Rhode Island gave International Game Technology (IGT) the green light earlier this month to run the state’s lottery. A 20-year agreement is in the works that is said to be worth $1 billion and caused some backlash since no competitive bidding process had been held to determine the lottery’s new administrator. Twin River Worldwide Holdings, which operates two casinos in the state, argued against the decision and offered to pay $125 million in cash to the state in order to take over the lottery. Rhode Island Governor Gina Raimondo considered the idea for perhaps all of two seconds before replying with thanks, but no thanks.
Rhode Island’s lottery is the third-largest revenue generator in the state and Raimondo wants to make sure that an experienced company manages it. She said in an interview with the Providence Journal, “This isn’t the business [Twin River is] in. And this is the third biggest source of revenue for Rhode Island. I think it would be incredibly risky to turn over this to a business that has zero track record in it.”
Twin River had argued that IGT has a poor revenue track record as one of the company’s gaming machine suppliers. It took out a full-page ad protesting the deal and asserted that Raimondo was wrong in giving IGT the contract without accepting bids from other companies. There is still a chance that the deal will fall through, as it has to be approved by state legislators. Nicholas Mattiello, the Rhode Island House Speaker, has also expressed some concern over the deal and says that Raimondo will need to demonstrate that the decision can survive “legislative scrutiny.”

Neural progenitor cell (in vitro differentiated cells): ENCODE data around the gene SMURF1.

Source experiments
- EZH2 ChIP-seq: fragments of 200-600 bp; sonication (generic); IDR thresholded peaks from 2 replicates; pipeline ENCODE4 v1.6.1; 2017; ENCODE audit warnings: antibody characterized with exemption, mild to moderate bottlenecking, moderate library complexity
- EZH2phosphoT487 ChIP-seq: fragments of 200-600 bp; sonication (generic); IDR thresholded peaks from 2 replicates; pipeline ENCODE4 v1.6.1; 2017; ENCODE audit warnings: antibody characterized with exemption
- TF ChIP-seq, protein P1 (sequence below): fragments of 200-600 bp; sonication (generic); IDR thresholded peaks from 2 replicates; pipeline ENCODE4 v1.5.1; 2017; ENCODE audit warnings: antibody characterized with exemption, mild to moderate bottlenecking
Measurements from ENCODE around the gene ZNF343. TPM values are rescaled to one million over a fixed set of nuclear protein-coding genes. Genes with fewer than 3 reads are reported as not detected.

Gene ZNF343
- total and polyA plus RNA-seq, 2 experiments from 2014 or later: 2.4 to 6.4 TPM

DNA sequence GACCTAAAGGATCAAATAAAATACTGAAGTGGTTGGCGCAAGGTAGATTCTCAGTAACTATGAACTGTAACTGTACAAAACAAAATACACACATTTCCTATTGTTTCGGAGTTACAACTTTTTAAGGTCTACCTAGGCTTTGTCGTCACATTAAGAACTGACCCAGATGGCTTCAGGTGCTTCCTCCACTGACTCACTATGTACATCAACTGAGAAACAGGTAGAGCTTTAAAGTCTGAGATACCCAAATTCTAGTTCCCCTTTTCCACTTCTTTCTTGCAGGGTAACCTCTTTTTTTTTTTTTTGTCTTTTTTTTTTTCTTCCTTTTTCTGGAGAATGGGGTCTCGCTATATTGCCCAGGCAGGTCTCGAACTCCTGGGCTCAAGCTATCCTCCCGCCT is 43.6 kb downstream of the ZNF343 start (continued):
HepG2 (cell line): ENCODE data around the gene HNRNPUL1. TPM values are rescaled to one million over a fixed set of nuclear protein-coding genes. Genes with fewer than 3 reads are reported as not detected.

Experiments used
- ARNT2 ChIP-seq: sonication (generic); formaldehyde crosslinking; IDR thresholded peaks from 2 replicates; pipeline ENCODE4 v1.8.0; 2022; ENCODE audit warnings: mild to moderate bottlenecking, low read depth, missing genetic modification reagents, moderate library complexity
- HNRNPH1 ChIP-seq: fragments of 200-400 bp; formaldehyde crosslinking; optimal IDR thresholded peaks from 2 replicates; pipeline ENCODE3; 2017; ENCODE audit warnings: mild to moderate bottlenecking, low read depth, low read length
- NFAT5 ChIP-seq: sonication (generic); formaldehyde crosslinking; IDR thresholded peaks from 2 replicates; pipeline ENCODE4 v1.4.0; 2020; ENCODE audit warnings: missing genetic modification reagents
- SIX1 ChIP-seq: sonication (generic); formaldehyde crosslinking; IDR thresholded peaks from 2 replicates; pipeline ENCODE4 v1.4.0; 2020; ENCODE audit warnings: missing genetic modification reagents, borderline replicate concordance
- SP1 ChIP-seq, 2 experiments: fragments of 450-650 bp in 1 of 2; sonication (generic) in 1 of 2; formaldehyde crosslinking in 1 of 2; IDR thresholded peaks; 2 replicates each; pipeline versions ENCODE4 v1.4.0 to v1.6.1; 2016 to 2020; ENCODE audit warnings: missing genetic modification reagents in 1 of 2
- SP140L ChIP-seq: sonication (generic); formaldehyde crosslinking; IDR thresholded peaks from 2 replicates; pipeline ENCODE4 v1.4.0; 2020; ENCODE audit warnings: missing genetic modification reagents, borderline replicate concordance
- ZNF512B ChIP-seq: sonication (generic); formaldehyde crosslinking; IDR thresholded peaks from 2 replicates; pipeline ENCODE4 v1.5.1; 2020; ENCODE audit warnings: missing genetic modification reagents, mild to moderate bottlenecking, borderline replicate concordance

Why Raimondo has sided with IGT isn’t clear, especially if there are other alternatives that should have been considered equally. While there’s no reason to believe that this could be another Washington, D.C., incident, certain comments made by the governor have raised red flags.
Raimondo was quoted by the Providence Journal as having said that Twin River is “owned by a hedge fund out of, I think, New York City,” and that the fact that it is a publicly-traded company is of some concern to her. However, just because some hedge funds own shares of a company doesn’t mean the company is owned by a hedge fund—hedge funds are found in virtually every major company and there are also plenty of other professional investors involved in Twin River.
Raimondo is a former venture capitalist, so attacking a company for being publicly trade seems a little strange. Especially considering the fact that, although she neglected to mention it, IGT is a public company, as well. Additionally, and not surprisingly, IGT is backed by several hedge funds, including HG Vora Capital Management.